The FHA was another New Deal relief program initiated under the National Housing Act of 1934. After the Great Depression, many banks failed causing a drastic decrease in home loans and ownership. The FHA was supposed to regulate the rate of interest and the terms of mortgages for loans the government insured. Before the FHA, most mortgages were short term, three to five years, with no amortization and balloon payments. These terms made mortgages unattainable for most people and became a key component in the housing collapse of the Great Depression. Although many people would be able to make the monthly mortgage payments on their homes they could not afford to pay off the entire balance when the loans came due in five years. At the time, banks were unregulated and would not extend mortgages past the three or five year terms and would simply foreclose on these homes. The FHA began regulating these practices by insisting on longer terms and lower interest rates. The FHA was meant to strengthen the housing market and end these predatory lending practices, making the American dream a reality for everyone. In 1934, the practice of redlining came into existence under the housing act. The National Housing Act created residential security maps which outlined the level of security for real estate investments in 239 cities around the United States. High-risk areas were outlined in red. Most minority neighborhoods were redlined which meant that they were automatically denied mortgages.

The mortgage discrimination that flourished under the National Housing Act led to decaying neighborhoods and the disenfranchised state of most inner city neighborhoods that we see today. Similarly, the Civilian Conservation Corps. that provided white males with the financial security they needed to survive and eventually thrive during an economically unstable time had the opposite effect on African Americans who were not offered this same safeguard.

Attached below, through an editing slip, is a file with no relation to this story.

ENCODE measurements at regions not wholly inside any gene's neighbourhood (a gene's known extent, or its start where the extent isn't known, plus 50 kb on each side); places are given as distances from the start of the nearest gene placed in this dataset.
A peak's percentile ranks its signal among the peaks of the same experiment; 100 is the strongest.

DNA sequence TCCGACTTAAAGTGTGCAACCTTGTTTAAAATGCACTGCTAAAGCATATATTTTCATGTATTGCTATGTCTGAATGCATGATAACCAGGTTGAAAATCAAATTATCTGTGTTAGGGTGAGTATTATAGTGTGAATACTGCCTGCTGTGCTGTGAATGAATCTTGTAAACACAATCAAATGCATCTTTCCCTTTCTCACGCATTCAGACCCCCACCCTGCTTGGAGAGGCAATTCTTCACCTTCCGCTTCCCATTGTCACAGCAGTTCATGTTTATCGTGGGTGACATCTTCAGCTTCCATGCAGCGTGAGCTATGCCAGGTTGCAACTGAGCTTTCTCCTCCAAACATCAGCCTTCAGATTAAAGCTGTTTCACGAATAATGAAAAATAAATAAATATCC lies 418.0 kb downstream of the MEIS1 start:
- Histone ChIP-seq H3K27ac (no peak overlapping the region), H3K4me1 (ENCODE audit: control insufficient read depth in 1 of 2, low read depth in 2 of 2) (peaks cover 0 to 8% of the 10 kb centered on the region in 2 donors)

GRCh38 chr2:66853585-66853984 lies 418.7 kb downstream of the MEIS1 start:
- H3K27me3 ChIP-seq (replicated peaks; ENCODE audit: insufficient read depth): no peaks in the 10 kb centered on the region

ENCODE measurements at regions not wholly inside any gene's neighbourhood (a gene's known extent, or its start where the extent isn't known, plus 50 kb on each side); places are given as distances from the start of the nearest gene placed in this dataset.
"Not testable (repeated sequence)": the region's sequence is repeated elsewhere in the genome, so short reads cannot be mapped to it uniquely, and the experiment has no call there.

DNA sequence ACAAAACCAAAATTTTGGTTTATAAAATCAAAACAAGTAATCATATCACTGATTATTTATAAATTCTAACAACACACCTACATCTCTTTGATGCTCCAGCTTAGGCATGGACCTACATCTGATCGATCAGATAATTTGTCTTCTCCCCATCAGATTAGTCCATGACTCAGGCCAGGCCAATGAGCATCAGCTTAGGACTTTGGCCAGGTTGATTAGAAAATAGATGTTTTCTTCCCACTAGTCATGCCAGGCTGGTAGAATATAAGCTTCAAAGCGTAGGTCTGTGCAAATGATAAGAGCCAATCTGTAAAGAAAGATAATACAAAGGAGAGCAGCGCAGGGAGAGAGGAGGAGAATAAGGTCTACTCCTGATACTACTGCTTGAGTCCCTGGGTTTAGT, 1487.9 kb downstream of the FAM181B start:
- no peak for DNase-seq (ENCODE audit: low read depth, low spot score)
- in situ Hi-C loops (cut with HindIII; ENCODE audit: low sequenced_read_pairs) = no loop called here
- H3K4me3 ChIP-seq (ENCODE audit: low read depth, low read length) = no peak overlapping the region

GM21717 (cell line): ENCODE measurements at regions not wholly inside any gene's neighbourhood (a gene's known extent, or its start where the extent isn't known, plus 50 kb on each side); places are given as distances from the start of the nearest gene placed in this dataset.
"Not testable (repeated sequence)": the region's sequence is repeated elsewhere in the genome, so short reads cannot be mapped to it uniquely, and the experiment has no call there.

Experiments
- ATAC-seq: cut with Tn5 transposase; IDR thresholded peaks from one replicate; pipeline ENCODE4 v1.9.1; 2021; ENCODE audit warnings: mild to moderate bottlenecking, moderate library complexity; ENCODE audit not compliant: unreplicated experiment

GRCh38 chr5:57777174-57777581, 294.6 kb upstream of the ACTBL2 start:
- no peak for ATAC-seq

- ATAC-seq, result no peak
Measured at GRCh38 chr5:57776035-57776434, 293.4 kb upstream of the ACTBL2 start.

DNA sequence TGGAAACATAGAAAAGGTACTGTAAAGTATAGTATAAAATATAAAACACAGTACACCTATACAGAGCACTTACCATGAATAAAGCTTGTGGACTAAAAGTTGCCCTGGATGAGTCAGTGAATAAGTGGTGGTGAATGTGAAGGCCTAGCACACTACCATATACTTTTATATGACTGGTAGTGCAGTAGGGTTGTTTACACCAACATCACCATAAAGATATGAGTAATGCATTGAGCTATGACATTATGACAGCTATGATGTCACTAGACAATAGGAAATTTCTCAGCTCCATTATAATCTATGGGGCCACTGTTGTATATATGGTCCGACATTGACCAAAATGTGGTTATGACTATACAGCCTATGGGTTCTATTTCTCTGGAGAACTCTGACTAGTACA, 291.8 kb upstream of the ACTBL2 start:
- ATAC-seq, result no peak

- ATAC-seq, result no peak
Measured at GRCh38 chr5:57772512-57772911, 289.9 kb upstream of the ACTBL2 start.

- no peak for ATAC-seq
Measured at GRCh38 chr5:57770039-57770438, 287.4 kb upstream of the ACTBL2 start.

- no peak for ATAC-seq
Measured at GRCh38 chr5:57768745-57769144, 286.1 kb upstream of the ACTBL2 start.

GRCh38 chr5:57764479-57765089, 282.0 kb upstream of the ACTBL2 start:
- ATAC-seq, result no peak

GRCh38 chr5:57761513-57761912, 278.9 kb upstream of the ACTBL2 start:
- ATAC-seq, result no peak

Home ownership and equity is a source of wealth. The National Housing Association’s redlining practices created a middle class of mostly white males that extends into the present day. Without the ability to obtain mortgages African Americans were denied this source of wealth and advancement that came through rising real estate prices. Without the stability and financial advancement that comes with home ownership African-American neighborhoods, which were mostly inner city, neighborhoods fell into decay. This self-perpetuating cycle even permeates our present day society. Most white homebuyers are able to get help with a down payment on their first home from their parents. They can do this because their parents are able to take out loans on their own homes and use that equity to provide their children financial help. Most African-American homebuyers today are not afforded this same luxury because their parents were excluded from the mortgage assistance during the Roosevelt era. Homeownership became almost non-existent in minority neighborhoods because of these discriminatory practices and this lack of growth and advancement led to decaying and disenfranchised areas that became the inner city neighborhoods of today.